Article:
Lyme disease is slowly gaining the recognition it deserves as a complex and serious illness that can cause severe health problems if not treated early and properly.
Learn more about Lyme disease and its symptoms here
However, it is important to note that oftentimes Lyme disease patients are not just fighting the Lyme bacteria, but also other co-infections. More specifically, part of the complication with Lyme disease is that, when bitten by a tick, people can be exposed to other pathogens that also carry illnesses. These are called co-infections. A survey of chronic Lyme-infected individuals found that 50% had at least one co-infection, while almost 30% had at least two. So, if you have Lyme disease, there is a chance some of your symptoms may be due to a co-infection.
Below we outline two of the most common Lyme co-infections, their respective symptoms, and how to receive a proper diagnosis:
First reported in 1990, bartonellosis is caused by an infection of Bartonella bacteria. These harmful bacteria are capable of infecting a wide array of organisms.
Bartonella bacteria are most commonly spread by fleas, ticks, and lice. There are several different types of this bacteria. For instance, sand flies in South America carry one strain of Bartonella while human body lice, globally, carry another. Today, scientists have detected 29 different strains of this bacteria with approximately 15 that are capable of causing bartonellosis in humans.
Once Bartonella has infected the body, they primarily occupy the inside lining of blood vessels, specifically, red blood cells, macrophages, and endothelial cells. Until recently, it was believed that cases of bartonellosis tended to be mild, acute, and had little risk of contributing to further disruption. However, doctors have started finding that Bartonella may result in chronic infection.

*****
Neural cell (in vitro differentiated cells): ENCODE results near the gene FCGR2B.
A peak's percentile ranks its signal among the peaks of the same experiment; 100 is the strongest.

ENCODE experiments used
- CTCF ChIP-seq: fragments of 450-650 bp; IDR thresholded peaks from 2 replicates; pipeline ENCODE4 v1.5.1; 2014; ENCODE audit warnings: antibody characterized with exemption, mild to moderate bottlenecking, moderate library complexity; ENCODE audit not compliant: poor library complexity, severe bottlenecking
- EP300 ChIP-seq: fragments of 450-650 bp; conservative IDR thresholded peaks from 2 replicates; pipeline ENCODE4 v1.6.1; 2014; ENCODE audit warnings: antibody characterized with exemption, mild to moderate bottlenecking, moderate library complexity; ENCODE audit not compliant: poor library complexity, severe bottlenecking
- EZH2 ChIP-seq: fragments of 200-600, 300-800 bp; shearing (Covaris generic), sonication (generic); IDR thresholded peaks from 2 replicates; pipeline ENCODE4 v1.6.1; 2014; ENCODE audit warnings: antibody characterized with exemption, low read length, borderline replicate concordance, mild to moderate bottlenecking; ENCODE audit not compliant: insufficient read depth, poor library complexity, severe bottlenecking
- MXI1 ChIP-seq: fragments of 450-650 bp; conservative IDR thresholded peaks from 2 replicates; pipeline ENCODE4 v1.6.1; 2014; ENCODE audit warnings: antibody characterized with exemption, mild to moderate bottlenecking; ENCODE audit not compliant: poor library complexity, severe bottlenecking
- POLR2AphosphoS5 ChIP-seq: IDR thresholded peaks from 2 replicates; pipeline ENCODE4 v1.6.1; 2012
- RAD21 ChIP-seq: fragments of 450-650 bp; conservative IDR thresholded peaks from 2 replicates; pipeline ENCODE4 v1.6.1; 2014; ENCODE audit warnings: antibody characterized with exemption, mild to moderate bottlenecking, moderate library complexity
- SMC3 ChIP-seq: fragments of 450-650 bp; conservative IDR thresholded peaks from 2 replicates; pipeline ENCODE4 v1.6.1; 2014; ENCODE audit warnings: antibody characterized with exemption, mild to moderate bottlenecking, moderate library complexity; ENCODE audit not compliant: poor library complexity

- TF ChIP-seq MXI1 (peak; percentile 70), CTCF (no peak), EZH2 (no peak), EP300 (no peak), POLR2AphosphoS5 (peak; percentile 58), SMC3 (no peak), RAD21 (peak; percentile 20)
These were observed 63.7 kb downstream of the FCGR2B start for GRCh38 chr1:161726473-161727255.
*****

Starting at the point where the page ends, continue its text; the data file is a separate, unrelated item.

Depending on the strain of Bartonella, symptoms may vary slightly. Bartonella henselae causes “cat scratch disease” and is associated with a bump or blister at the point of infection, swollen lymph nodes, fatigue, headaches, fever, and body aches.
Carrion’s disease (Bartonella bacilliformis) is linked to miliary lesions that ulcerate or bleed, fever, joint pain, and liver and spleen enlargement.
Bartonella quintana’s trench fever causes a fever, rash, bone pain (predominantly in the shins, neck, and back), enlarged lymph nodes, encephalitis, and eye infections.
As Bartonellosis commonly affects the skin, a streak-like rash is perhaps the most indicator of this infection. Other indicators of the condition include: tremors, neurological issues, blurred vision, numbness in the extremities, and psychiatric manifestations.
When Bartonella is attacking an immune system weakened by Lyme, it is possible to develop a more severe manifestation of bartonellosis. Bartonellosis can lead to endocarditis (heart infection) and bacillary angiomatosis (tumor-like masses caused by an infection in blood vessels).
Because bartonellosis can affect multiple bodily systems, it is often misdiagnosed or dismissed by standard practitioners. Proper diagnosis of Bartonella can be conducted through a variety of testing measures including Western Blot, IFAs (Indirect Immunofluorescent Assay), and others.